While the views of activists and the Ministry of Foreign and European Affairs on development policy could not be further apart, Nicole Ikuku, director of the Cercle de Coopération of Luxembourg NGOs, can see justice and injustice in both sides' arguments but pleads for some differentiation. An interview.
Lëtzebuerger Journal: Activists like the former president of Lëtz Rise Up, Sandrine Gashonga, strongly criticise the background and approach of the European development policy and describe it as colonialistic. How do you see this criticism in relation to Luxembourg?
Nicole Ikuku: In this country, there is a big variety of large non-governmental organisations (NGOs) of which some have been around for a long time and have a lot of experience in the field of development aid. They are familiar with and can fall back on concrete case studies, not only regarding the needs or problems of the partner organisations in their respective national or regional contexts, but also regarding their expertise: In which area can we as a country contribute to improvement? And that's where cooperation comes in.
For me, there is a simple reason why opinions on development aid are so different: activists like Sandrine Gashonga know the reality of a country but look at the issue mainly from a social or intercultural point of view. They may not always see behind the various procedures at the legal and ministerial level, what really happens there in terms of pre- and post-control. On the other hand, there are of course also points of criticism, especially in relation to political decisions. We as a platform are there to question the work of policy-makers, to address incoherencies and address the issues. At the NGO level, we are there to reflect, strengthen the competences of our affiliates and represent them in order to improve their actions in this way.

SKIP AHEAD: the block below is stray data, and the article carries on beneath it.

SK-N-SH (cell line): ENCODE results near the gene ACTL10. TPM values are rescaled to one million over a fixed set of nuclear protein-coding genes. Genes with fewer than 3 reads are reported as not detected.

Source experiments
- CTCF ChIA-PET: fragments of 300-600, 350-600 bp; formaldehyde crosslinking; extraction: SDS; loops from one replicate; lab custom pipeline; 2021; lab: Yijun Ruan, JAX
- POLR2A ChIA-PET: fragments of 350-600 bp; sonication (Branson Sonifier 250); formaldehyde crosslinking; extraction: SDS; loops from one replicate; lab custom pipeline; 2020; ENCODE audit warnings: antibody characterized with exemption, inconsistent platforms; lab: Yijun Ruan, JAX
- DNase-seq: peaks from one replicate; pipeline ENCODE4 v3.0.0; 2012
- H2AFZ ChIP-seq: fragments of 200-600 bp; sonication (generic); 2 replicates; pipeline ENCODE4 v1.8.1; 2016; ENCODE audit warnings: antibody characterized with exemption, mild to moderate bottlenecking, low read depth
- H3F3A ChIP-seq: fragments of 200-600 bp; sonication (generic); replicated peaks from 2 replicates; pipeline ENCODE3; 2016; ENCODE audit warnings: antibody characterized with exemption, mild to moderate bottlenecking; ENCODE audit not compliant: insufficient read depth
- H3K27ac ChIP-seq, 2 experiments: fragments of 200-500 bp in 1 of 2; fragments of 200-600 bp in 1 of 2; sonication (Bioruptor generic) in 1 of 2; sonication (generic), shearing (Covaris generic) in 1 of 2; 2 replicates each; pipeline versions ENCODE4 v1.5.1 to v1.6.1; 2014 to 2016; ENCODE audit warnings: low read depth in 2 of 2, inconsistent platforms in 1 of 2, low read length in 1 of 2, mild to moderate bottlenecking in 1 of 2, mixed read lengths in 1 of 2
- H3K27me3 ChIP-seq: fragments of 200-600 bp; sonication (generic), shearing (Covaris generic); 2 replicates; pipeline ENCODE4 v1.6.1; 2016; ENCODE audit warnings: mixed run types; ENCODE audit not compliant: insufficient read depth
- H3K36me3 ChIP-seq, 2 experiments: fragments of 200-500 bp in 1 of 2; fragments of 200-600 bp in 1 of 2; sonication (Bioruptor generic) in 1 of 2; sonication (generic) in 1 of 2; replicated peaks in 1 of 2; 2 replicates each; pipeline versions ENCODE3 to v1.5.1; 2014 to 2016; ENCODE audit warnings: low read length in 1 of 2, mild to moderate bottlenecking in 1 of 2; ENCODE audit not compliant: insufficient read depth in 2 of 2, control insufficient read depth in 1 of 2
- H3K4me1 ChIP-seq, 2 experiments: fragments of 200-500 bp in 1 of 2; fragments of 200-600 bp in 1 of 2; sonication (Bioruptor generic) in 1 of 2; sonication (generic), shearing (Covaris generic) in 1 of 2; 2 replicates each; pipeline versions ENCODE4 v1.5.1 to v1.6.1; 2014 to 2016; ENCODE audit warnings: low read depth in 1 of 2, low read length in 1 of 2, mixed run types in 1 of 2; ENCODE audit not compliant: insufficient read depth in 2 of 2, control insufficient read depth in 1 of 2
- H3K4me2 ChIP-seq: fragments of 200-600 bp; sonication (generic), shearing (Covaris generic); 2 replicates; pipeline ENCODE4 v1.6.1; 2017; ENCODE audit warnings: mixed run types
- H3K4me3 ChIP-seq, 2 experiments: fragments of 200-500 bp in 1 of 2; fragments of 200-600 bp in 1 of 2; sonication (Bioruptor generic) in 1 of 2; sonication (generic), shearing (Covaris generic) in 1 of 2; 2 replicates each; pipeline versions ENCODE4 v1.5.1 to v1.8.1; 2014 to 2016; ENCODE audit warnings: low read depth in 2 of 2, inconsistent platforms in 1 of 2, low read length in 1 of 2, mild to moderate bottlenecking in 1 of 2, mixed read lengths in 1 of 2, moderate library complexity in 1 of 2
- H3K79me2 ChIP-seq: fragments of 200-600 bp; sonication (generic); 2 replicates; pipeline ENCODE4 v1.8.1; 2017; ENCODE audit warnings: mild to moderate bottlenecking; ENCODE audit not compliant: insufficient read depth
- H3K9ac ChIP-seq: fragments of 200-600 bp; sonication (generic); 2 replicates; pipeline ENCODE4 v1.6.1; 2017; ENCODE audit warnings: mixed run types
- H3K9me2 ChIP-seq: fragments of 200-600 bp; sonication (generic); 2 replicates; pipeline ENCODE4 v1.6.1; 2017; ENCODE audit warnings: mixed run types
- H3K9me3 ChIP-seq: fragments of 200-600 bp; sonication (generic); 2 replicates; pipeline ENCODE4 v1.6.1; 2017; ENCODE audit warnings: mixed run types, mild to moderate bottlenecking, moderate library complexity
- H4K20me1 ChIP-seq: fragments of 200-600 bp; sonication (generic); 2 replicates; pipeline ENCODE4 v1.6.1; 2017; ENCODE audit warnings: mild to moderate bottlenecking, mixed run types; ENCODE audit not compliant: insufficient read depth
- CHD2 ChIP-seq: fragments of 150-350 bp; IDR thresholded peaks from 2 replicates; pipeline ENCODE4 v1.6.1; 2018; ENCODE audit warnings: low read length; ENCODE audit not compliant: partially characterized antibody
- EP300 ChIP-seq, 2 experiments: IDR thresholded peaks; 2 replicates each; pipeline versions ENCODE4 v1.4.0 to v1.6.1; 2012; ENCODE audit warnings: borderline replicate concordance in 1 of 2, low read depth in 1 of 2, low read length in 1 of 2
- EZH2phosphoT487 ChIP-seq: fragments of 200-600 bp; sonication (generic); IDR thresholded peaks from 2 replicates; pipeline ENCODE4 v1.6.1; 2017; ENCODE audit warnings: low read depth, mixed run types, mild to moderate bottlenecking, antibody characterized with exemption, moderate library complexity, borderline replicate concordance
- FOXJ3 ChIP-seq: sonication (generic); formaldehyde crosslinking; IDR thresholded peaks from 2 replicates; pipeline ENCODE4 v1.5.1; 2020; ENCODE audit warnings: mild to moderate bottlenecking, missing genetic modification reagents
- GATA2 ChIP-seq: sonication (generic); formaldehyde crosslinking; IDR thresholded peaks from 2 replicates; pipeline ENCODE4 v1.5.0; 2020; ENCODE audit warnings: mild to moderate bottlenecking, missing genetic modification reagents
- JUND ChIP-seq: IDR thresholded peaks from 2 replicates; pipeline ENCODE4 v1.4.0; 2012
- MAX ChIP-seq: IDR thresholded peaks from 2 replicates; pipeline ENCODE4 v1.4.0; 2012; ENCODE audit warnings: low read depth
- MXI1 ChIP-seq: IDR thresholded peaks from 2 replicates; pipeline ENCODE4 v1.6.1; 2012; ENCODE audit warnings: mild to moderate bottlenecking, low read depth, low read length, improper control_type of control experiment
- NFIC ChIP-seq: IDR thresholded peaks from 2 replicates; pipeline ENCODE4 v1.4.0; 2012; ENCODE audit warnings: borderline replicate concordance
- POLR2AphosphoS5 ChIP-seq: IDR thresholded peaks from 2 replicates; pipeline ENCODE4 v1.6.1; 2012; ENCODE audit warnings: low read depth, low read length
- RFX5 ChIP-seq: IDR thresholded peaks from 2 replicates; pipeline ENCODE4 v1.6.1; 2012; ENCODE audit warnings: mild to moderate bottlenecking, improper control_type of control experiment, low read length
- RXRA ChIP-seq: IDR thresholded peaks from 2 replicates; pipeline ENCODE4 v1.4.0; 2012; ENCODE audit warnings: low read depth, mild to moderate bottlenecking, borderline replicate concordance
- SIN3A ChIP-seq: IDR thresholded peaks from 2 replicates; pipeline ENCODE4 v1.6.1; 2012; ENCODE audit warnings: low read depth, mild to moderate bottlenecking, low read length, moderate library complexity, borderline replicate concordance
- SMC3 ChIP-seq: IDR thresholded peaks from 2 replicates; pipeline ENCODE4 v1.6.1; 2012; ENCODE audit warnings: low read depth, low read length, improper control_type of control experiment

You talk about control, what does it look like in Luxembourg?
There is a clear legal framework and a whole list of criteria that an NGO must fulfil in order to be recognised and co-financed by the state. This is called the 'cadre logique', so the General Terms and Conditions governing relations between MAEE (Ministère des Affaires étrangères et européennes, ed.) and NGOs, through which we accompany our members. To be recognised as an NGO and have access to public co-financing, accreditation by the Ministry is required. Submitted projects must include clear objectives as well as provide their own impact and any challenges. They must formulate specific objectives and intermediate results, including hypotheses and possible risks. This is done using so-called objectively verifiable indicators an interim evaluations.
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